Defending the Faith Part 2: Why Tactics?

| Saturday, June 18, 2011 | 0 comments |
by Greg Koukl
Let’s discuss our need for tactics, what they are, and how to use them.

Our need for tactics concerns our commission to be effective ambassadors for Christ. Ambassadors use three essential skills:

Knowledge: an accurately informed mind
Wisdom: an artful method
Character: an attractive manner

These skills play a part in every effective engagement with a non-believer.

The second skill the artful method, or “tactical wisdom” is our focus in this series of emails. Tactics are distinct from strategy. Strategy involves the big picture, the large-scale operation, of one’s positioning prior to engagement. I use the term “strategy” in reference to the tremendous resources of knowledge available to us to be adequately prepared to give an account for the hope that is in us (1 Peter 3:15). In our case, Christianity has strategic superiority it is well “positioned” on the battlefield because our ideas can hold up under serious scrutiny compared to other views.

We have an excellent case. We have the best answers to life’s most important questions.

Tactics entail the artful arranging of resources, specifically in maneuvering through conversations. They allow you to:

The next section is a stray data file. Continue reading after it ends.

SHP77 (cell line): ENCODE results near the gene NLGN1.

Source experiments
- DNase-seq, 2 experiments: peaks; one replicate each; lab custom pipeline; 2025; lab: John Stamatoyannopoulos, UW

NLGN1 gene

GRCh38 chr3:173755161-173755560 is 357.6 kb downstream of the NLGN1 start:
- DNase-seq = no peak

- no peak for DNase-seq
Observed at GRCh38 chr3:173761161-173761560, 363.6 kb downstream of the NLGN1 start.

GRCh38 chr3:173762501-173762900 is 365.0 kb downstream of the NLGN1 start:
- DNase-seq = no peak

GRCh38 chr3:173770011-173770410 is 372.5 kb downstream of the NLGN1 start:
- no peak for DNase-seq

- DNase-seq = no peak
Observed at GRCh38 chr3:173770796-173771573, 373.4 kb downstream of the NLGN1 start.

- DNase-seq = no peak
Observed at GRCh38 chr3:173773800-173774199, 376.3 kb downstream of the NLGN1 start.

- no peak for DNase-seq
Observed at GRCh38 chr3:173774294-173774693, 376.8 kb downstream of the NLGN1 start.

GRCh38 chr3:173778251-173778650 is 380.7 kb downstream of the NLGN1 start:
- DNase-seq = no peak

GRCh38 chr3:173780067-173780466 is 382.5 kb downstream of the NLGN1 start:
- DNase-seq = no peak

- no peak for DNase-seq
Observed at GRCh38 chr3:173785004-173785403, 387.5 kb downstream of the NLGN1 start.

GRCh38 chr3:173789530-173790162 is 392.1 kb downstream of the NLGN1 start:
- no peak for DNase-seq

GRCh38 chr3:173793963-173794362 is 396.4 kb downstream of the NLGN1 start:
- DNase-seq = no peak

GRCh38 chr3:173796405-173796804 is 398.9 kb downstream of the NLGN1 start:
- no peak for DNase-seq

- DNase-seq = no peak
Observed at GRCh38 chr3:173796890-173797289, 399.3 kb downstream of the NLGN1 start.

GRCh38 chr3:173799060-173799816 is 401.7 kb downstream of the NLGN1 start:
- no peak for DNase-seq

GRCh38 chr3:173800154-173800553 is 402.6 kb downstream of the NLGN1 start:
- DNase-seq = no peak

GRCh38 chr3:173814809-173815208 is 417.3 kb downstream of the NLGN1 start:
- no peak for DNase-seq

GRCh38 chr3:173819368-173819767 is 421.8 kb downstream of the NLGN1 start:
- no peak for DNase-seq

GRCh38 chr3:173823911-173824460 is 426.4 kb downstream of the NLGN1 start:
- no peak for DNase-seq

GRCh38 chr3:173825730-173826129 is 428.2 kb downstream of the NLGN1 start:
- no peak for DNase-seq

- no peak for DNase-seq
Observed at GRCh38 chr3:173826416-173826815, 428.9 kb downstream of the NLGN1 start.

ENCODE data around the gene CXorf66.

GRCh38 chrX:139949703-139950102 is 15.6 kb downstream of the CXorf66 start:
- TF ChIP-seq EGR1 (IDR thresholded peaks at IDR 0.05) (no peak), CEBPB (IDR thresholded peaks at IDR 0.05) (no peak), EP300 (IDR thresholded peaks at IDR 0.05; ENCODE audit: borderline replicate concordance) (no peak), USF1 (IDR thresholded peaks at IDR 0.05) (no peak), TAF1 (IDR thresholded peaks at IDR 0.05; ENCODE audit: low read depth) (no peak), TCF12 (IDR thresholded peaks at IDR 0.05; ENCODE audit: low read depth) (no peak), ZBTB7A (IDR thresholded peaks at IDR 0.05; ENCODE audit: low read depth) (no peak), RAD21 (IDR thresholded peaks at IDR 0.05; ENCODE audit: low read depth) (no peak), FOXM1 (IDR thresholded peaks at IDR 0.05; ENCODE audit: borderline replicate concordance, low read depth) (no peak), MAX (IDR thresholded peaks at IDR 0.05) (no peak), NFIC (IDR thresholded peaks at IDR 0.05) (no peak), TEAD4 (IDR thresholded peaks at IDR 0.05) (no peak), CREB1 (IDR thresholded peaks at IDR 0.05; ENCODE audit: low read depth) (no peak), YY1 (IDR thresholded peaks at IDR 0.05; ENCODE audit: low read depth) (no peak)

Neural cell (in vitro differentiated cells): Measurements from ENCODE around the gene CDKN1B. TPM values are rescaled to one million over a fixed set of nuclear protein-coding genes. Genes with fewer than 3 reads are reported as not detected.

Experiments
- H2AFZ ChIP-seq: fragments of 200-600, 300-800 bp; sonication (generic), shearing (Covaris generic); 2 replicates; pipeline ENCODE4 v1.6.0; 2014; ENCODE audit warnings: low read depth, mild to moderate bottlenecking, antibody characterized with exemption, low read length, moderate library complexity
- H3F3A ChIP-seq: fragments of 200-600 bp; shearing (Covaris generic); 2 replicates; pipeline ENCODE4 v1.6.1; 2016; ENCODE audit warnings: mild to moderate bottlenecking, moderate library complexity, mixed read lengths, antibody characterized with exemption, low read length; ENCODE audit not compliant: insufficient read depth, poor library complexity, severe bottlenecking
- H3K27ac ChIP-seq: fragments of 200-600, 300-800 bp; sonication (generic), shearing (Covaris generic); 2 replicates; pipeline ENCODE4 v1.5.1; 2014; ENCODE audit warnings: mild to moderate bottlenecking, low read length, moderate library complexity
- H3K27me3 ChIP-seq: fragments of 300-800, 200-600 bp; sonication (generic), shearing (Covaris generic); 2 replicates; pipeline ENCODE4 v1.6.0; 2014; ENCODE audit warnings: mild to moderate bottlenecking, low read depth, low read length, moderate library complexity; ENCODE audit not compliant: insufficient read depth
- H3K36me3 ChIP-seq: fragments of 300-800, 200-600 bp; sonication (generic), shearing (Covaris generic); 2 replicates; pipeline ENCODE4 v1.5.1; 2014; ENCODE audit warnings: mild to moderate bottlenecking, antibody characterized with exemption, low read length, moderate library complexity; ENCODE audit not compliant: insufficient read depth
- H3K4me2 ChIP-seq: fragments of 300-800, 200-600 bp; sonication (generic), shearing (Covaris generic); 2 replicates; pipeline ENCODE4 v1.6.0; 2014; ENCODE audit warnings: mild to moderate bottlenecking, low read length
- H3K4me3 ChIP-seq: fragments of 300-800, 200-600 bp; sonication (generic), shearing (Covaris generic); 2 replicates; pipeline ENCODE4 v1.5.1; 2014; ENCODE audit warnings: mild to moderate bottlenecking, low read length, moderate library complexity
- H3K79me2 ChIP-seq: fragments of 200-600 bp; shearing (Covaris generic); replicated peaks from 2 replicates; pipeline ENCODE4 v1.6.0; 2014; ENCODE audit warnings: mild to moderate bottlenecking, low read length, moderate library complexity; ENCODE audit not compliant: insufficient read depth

Use your knowledge in creative ways.
Choreograph the particulars of your response.
Style your response to objections.
Employ specific methods in addressing attacks.
Guide yourself with sound reasoning, clear thinking, and aggressive advocacy.
Often a clever commander has the advantage over a superior opponent through deft tactical maneuvering.

Tactics should not be used as tricks or slick ruses, clever ploys to destroy non-Christians, forcing them to submit to your point of view, attempts to belittle or humiliate to gain notches in your spiritual belt.

Instead, tactics should enable you to present the truth clearly and persuasively. They should enable you to maneuver and get a footing or an advantage in a conversation, helping you to navigate through the minefields. Tactics put you in the driver’s seat, allowing you to, in many cases, stop a challenger cold and turn the tables, offering him the arguments for Christianity he should carefully consider.

The goal in using tactics is to:

Manage, not manipulate
Control, not coerce
Finesse, not fight

Tactics are powerful and can be abused quite easily. It’s not difficult to make someone look silly with these techniques. We should be direct, focused and challenging, but never abrasive, abusive or alarming. This is where the third quality of an ambassador plays an important role: Character an attractive manner. Our goal is to find clever ways to exploit another’s bad thinking for the purposes of guiding them to truth.

In the next e-mail I’ll introduce you to Lieutenant Columbo, the “queen mother” of all tactics.

Next week: The "Queen Mother" of Tactics

For more extensive tactics training go to and look for Tactics in Defending the Faith Mentoring Series or STRi DVD interactive training in our online store or call Stand to Reason at 1-800-2-REASON.

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